It seemed that Gandhi had learnt nothing from the failure of his experimental anti-Rowlatt agitation. The only reforms Gandhi seemed to be interested in were personal ones, including Jinnah’s. ‘I have your promise,’ Gandhi wrote in his letter, presumably in reply to Jinnah’s letter which is lost, ‘that you would take up Gujarati and Hindi as quickly as possible. May I then suggest that like Macaulay you learn at least one of these languages on your return voyage? You will not have Macaulay’s time during the voyage, i.e., six months, but then you have not the same difficulty that Macaulay had.’
In the same letter, dated 28 June 1919, Gandhi was equally bent on proselytising Ruttie: ‘Pray tell Mrs Jinnah that I shall expect her on her return to join the hand-spinning class that Mrs Banker Senior and Mrs Ramabai, a Punjabi lady, are conducting.’ Unlike his unusual stiffness with Jinnah, Gandhi was more himself with Ruttie, able to be warm and close with her in a way he failed somehow to be with Jinnah, unable to get past his defences. He had probably met Ruttie several times through Sarojini and they seem to have hit it off quite well, judging by the one letter from Gandhi to Ruttie that remains of their correspondence, and the jokes they shared at each other’s expense through Sarojini’s witticisms. Jinnah, of course, was not part of this good-humoured ragging, possibly with his sense of dignity coming in the way.
After that one letter from Gandhi while they were in England, Jinnah seems to have not bothered to get in touch with him again. In fact, it was Gandhi who next sought him out, addressing his plea to Jinnah through Ruttie. It was the same old thing again. Dated April 30, 1920, the letter said: ‘Please remember me to Mr Jinnah and do coax him to learn Hindustani or Gujarati. If I were you, I should begin to talk to him in Gujarati or Hindustani. There is not much danger of you forgetting your English or your misunderstanding each other, is there?’ ‘Will you do it?’ he went on in his insistent way. ‘Yes, I would ask this even for the love you bear me.’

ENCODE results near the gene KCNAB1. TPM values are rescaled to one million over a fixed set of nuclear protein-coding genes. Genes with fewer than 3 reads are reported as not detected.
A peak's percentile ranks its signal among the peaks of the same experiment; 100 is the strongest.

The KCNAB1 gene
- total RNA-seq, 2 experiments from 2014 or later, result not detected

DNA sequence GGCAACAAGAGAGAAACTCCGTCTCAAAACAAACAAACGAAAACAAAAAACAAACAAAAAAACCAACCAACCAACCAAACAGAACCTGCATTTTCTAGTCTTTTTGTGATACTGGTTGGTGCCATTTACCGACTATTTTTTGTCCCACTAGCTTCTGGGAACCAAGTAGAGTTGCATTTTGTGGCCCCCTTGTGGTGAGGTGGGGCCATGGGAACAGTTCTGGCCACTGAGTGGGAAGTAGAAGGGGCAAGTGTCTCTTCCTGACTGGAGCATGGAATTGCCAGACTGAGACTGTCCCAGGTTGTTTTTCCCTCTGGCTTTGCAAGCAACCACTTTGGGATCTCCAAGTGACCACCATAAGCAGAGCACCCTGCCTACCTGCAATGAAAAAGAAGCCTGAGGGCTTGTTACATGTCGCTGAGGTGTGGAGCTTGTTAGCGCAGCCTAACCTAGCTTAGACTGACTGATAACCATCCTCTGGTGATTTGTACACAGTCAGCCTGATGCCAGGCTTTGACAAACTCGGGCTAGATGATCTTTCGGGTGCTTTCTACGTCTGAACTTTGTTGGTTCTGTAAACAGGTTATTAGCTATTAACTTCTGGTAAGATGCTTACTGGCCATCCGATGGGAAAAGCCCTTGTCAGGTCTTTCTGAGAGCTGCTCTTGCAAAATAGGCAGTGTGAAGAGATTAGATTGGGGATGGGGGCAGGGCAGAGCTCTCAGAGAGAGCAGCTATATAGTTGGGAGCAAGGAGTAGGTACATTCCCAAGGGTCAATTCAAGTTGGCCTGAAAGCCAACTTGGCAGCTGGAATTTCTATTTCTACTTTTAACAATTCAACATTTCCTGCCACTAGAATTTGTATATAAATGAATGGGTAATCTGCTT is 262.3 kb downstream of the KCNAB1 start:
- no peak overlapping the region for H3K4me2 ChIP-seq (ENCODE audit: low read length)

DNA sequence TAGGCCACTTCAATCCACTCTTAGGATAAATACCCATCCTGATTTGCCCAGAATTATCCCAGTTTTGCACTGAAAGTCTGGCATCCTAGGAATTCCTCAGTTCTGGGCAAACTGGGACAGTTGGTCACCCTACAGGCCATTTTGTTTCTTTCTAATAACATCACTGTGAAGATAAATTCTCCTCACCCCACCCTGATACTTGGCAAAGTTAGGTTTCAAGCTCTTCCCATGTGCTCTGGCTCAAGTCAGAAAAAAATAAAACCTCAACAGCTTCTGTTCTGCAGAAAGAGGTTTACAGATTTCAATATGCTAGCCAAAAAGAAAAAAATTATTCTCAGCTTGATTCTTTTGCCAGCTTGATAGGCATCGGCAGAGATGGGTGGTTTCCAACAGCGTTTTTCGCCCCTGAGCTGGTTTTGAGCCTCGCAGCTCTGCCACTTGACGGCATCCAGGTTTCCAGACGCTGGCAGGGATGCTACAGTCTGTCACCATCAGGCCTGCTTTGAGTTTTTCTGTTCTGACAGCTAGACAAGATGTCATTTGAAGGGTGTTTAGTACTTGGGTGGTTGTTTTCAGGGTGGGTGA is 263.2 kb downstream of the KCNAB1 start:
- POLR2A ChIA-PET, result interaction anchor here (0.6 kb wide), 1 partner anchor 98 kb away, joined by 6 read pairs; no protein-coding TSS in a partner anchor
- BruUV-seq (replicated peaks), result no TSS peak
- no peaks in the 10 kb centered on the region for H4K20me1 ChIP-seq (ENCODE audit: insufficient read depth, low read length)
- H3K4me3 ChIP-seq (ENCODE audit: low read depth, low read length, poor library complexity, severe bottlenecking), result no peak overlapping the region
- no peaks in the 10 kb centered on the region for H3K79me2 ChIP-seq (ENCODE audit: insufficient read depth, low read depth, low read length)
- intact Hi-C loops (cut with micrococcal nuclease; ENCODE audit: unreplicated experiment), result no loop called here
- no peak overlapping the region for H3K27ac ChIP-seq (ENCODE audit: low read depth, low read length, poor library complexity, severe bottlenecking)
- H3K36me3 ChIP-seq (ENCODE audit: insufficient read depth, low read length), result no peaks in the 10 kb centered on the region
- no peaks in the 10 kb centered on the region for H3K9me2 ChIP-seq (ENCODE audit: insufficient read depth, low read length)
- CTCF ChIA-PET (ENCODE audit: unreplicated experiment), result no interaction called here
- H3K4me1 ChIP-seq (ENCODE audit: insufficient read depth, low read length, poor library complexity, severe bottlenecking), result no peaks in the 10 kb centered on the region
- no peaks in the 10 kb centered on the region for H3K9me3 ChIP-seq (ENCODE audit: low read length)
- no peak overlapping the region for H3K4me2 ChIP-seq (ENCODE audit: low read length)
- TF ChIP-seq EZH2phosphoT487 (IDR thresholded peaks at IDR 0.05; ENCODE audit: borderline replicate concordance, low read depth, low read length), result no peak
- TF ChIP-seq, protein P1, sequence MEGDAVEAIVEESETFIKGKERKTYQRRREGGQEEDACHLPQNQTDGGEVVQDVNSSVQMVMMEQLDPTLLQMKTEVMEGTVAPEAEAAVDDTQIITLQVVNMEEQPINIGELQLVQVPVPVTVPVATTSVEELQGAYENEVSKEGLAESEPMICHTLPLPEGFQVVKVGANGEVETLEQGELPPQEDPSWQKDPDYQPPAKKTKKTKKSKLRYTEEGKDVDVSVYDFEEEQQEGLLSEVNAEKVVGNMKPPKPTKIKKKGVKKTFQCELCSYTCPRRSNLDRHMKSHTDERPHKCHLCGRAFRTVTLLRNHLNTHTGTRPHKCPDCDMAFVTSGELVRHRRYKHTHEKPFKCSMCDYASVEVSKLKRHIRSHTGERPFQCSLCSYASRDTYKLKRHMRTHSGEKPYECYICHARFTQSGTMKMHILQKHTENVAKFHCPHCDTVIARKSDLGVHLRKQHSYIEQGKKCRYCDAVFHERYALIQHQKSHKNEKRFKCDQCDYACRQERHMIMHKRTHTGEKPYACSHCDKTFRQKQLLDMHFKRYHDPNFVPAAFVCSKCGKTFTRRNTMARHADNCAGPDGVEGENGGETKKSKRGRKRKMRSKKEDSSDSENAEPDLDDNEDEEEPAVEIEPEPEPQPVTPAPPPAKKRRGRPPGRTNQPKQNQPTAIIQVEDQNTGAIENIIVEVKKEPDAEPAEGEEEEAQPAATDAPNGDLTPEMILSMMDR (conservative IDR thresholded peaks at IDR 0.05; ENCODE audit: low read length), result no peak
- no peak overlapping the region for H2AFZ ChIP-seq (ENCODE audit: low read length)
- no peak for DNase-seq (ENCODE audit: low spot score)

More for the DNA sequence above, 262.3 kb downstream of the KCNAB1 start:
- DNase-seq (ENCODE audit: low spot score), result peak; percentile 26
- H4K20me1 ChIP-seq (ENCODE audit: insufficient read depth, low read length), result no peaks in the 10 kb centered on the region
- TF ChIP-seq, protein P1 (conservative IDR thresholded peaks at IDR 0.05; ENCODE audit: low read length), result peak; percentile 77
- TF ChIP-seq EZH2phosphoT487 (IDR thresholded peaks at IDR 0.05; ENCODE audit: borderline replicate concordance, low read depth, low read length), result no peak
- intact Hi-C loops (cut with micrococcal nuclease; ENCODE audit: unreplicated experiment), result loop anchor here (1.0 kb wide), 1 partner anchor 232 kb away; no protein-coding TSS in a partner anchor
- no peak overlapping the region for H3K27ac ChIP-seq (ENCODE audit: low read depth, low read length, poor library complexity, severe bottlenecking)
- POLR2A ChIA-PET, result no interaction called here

But by now—Jinnah was holidaying in Ooty with Ruttie from April 19 to June 3, 1920—Gandhi was giving him much more to worry about than merely proselytising. While Jinnah had been away in England for five months the previous year, Gandhi had once again changed tack and bounced back into the political mainstream by changing the rules entirely. He used a gambit that no politician before him had ever tried: uniting Hindus and Muslims by espousing a religious cause that concerned only Muslims. This was the ‘Khilafat’ issue. After the War, Indian Muslims were concerned over the fate of defeated Turkey facing dismemberment of its Ottoman empire and with it, the threat of their holy places in Arabia slipping from the custody of the Turkish Caliph into non-Muslim hands. The matter was serious enough to make Muslims want to protest against the peace treaty that the Allies were drawing up, especially because the British government was going back on its word given before the War that the Caliphate would not be disturbed.